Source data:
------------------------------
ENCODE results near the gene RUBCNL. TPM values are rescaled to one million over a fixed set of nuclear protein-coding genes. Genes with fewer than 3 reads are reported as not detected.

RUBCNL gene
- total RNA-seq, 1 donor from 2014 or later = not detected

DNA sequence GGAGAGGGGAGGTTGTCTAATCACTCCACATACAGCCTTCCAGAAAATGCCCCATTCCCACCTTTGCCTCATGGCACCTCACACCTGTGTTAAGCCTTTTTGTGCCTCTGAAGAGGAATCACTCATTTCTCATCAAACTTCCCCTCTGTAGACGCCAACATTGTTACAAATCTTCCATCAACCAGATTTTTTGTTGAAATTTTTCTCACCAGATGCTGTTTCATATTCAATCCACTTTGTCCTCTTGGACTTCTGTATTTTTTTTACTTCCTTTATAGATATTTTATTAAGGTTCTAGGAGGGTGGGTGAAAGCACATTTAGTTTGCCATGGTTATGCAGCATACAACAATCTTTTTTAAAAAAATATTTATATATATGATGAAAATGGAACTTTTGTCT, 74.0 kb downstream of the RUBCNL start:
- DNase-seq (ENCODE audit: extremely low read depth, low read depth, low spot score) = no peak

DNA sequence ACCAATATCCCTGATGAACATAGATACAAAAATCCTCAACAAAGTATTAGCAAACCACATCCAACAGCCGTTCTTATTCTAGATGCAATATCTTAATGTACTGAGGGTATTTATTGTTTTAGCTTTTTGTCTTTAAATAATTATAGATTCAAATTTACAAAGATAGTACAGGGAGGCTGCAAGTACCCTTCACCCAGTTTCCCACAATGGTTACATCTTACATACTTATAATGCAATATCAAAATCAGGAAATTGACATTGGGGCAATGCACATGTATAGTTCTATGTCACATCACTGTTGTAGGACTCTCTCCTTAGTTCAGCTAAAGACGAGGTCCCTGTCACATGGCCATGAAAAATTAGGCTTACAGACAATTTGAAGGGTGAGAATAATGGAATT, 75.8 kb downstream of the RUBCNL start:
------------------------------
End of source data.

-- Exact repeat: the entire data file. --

ENCODE results near the gene RUBCNL. TPM values are rescaled to one million over a fixed set of nuclear protein-coding genes. Genes with fewer than 3 reads are reported as not detected.

RUBCNL gene
- total RNA-seq, 1 donor from 2014 or later = not detected

DNA sequence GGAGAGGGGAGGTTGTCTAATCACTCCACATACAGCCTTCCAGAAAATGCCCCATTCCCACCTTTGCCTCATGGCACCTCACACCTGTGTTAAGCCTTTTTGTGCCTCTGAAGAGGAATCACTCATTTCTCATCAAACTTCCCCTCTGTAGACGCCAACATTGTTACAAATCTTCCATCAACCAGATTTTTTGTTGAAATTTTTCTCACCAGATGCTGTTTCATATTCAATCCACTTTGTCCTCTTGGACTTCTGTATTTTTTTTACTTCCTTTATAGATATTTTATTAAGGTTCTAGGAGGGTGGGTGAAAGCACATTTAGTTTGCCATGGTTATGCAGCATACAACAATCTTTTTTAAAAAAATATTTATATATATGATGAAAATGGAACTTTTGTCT, 74.0 kb downstream of the RUBCNL start:
- DNase-seq (ENCODE audit: extremely low read depth, low read depth, low spot score) = no peak

DNA sequence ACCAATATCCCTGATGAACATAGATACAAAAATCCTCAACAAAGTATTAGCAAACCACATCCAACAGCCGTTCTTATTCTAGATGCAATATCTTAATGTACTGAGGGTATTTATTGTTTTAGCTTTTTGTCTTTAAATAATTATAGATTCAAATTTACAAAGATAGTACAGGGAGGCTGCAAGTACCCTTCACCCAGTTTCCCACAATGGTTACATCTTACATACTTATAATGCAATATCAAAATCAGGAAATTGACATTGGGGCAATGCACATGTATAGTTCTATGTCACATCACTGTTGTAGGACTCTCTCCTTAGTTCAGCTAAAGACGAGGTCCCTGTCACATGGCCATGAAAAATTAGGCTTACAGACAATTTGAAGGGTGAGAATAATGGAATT, 75.8 kb downstream of the RUBCNL start: